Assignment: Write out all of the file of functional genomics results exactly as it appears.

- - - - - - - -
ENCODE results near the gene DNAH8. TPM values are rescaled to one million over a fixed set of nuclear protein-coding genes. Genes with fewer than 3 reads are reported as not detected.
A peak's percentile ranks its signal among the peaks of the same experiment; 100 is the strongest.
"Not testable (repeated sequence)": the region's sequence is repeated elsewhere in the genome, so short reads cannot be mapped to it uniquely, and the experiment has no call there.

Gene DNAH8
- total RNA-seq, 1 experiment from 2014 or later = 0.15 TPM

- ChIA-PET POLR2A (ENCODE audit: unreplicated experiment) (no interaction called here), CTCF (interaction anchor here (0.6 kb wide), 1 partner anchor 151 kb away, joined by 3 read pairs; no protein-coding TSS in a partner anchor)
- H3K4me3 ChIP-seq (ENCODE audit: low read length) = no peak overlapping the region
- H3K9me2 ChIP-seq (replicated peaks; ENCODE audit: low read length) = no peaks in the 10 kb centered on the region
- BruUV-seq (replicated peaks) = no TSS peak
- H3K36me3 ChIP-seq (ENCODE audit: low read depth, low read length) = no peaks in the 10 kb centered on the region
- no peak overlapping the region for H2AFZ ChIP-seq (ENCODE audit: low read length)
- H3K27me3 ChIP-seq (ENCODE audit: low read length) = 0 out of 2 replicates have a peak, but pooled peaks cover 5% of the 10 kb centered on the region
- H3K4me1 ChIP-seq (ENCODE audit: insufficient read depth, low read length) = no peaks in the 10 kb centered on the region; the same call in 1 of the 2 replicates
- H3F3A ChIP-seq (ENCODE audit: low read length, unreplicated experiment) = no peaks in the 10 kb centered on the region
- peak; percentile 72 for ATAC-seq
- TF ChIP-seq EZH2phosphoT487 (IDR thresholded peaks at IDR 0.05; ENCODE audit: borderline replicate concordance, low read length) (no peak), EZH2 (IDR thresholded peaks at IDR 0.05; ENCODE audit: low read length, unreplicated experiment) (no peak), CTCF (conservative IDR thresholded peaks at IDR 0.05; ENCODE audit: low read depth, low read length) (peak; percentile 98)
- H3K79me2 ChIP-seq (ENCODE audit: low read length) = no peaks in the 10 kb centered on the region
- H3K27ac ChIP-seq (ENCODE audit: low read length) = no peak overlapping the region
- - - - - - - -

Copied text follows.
ENCODE results near the gene DNAH8. TPM values are rescaled to one million over a fixed set of nuclear protein-coding genes. Genes with fewer than 3 reads are reported as not detected.
A peak's percentile ranks its signal among the peaks of the same experiment; 100 is the strongest.
"Not testable (repeated sequence)": the region's sequence is repeated elsewhere in the genome, so short reads cannot be mapped to it uniquely, and the experiment has no call there.

Gene DNAH8
- total RNA-seq, 1 experiment from 2014 or later = 0.15 TPM

- ChIA-PET POLR2A (ENCODE audit: unreplicated experiment) (no interaction called here), CTCF (interaction anchor here (0.6 kb wide), 1 partner anchor 151 kb away, joined by 3 read pairs; no protein-coding TSS in a partner anchor)
- H3K4me3 ChIP-seq (ENCODE audit: low read length) = no peak overlapping the region
- H3K9me2 ChIP-seq (replicated peaks; ENCODE audit: low read length) = no peaks in the 10 kb centered on the region
- BruUV-seq (replicated peaks) = no TSS peak
- H3K36me3 ChIP-seq (ENCODE audit: low read depth, low read length) = no peaks in the 10 kb centered on the region
- no peak overlapping the region for H2AFZ ChIP-seq (ENCODE audit: low read length)
- H3K27me3 ChIP-seq (ENCODE audit: low read length) = 0 out of 2 replicates have a peak, but pooled peaks cover 5% of the 10 kb centered on the region
- H3K4me1 ChIP-seq (ENCODE audit: insufficient read depth, low read length) = no peaks in the 10 kb centered on the region; the same call in 1 of the 2 replicates
- H3F3A ChIP-seq (ENCODE audit: low read length, unreplicated experiment) = no peaks in the 10 kb centered on the region
- peak; percentile 72 for ATAC-seq
- TF ChIP-seq EZH2phosphoT487 (IDR thresholded peaks at IDR 0.05; ENCODE audit: borderline replicate concordance, low read length) (no peak), EZH2 (IDR thresholded peaks at IDR 0.05; ENCODE audit: low read length, unreplicated experiment) (no peak), CTCF (conservative IDR thresholded peaks at IDR 0.05; ENCODE audit: low read depth, low read length) (peak; percentile 98)
- H3K79me2 ChIP-seq (ENCODE audit: low read length) = no peaks in the 10 kb centered on the region
- H3K27ac ChIP-seq (ENCODE audit: low read length) = no peak overlapping the region